Ben Adler takes a look at Mike Huckabee's new radio show in The Nation. Two things stand out. First, that Huckabee has more class and manners than many other talk radio hosts:
I met with Huckabee for an interview at the hotel where he stays regularly in New York, just down the street from the Fox studio. (His granting an interview to The Nation illustrates his willingness to engage. By contrast, popular conservative radio host Mark Levin responded to an e-mail query for this article by writing, “I despise the Nation. Don’t waste my time.”)
Secondly, that Mike Huckabee's good manners and reasonable attitude make him a pariah in the eyes of other conservatives:
Ironically, some right-wingers make the same mistake as the mainstream journalists they revile by confusing Huckabee’s demeanor with his policy stances. “Huckabee tanking against Limbaugh. Why? People don’t want kinder, gentler - want stronger, tougher,” tweeted Bryan Fischer, director of issue analysis for the American Family Association and host of a radio show on its network. Fischer linked to an article in The American Spectator that gleefully celebrated Huckabee’s supposed humbling at Limbaugh’s hands. The author, Jeffrey Lord, derided Huckabee as a moderate and his show “RINO [Republican In Name Only] Radio.”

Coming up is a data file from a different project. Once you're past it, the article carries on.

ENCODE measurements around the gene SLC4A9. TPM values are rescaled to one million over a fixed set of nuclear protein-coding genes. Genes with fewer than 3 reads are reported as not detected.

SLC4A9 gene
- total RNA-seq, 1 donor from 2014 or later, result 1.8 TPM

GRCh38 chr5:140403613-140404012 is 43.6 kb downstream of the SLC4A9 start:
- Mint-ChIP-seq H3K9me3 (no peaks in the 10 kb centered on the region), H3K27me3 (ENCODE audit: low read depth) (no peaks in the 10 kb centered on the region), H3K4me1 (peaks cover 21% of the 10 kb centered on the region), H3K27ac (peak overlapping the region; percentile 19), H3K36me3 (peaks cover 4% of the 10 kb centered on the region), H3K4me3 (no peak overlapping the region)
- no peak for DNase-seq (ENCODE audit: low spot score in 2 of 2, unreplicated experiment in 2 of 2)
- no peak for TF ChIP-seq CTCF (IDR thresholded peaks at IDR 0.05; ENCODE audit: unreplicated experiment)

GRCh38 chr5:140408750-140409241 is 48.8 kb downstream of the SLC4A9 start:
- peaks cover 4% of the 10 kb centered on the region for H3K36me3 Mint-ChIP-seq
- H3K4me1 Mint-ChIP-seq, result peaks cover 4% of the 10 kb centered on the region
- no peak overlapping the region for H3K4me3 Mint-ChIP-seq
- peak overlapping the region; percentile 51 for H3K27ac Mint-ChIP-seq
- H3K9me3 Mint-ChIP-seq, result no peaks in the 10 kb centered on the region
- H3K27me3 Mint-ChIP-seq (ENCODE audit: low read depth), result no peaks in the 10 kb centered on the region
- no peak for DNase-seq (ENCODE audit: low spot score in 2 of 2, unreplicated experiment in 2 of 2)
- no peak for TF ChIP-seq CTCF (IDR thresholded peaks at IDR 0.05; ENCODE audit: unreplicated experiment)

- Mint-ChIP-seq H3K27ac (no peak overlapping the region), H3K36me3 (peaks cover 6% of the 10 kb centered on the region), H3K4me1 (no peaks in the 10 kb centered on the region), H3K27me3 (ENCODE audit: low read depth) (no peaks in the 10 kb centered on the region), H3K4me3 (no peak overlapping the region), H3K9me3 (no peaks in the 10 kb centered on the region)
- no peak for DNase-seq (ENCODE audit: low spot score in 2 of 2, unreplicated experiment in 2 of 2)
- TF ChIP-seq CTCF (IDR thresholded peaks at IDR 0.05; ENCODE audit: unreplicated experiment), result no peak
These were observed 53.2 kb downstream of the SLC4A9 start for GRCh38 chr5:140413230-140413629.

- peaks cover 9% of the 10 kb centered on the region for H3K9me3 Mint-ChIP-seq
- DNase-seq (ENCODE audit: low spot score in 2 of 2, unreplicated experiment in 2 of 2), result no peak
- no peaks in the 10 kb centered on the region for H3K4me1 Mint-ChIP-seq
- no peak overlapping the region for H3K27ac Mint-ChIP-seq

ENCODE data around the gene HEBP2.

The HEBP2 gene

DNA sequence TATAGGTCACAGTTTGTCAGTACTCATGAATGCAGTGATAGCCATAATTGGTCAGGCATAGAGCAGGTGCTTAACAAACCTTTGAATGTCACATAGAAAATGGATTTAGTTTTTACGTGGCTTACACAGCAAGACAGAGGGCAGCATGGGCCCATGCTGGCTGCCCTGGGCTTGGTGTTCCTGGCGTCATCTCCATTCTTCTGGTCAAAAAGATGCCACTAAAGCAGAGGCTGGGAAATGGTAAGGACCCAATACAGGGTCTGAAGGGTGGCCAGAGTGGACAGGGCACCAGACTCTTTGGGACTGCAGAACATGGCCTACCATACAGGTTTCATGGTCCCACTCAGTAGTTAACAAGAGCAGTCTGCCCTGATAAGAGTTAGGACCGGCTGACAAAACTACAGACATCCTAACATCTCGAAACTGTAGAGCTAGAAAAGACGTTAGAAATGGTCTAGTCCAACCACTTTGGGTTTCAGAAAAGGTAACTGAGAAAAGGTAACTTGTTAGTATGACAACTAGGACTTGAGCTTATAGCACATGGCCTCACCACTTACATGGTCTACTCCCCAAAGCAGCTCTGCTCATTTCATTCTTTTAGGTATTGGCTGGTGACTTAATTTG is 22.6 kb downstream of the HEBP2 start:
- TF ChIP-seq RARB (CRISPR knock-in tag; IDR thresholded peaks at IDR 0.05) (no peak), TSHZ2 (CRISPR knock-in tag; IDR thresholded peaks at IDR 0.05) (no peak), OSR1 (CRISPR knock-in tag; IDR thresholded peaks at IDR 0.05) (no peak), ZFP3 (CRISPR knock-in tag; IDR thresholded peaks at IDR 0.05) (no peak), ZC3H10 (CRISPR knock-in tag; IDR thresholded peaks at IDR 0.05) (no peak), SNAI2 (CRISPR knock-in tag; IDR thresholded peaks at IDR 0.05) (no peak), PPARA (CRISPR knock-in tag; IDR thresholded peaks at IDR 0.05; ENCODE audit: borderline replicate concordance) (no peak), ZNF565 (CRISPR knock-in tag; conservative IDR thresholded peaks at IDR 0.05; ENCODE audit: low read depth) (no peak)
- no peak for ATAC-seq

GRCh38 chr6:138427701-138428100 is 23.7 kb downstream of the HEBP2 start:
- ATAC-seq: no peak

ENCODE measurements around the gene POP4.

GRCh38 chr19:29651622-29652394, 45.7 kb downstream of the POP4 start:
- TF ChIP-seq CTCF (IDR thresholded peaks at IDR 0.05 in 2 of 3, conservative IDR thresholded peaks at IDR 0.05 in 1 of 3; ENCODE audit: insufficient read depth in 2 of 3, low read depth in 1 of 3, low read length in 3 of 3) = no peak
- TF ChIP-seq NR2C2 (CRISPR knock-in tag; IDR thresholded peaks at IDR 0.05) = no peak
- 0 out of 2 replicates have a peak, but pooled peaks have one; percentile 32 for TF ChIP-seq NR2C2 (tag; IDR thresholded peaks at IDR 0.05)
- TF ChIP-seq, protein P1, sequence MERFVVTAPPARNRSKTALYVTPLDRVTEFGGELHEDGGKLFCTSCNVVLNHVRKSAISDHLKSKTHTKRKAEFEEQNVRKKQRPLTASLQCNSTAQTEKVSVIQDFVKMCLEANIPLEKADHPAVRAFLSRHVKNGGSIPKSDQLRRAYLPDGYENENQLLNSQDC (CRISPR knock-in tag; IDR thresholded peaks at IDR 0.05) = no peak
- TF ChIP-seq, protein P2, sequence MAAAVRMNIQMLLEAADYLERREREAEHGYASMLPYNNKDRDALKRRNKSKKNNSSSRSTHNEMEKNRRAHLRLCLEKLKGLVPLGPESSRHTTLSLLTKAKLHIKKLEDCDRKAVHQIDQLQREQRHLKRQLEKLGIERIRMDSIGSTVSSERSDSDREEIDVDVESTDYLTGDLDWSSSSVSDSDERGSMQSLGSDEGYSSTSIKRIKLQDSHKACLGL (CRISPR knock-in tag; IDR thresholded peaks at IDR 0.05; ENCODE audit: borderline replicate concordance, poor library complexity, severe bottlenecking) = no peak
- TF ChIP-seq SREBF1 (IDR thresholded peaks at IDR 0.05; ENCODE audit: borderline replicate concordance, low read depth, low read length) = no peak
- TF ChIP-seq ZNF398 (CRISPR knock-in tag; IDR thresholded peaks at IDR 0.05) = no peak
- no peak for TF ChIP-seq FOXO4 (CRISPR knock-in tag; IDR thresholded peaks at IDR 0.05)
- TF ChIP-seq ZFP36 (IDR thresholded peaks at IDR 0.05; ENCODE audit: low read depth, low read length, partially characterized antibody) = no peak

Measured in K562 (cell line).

For some, the best indicator of your conservative values is how loudly you shout and how much you scream. Huckabee's situation is actually very similar to a problem Jon Huntsman faced when he ran for president. Substantively, Huntsman was a very conservative governor but because he did stoop to name-calling and radical accusations, he never caught fire with the conservative base.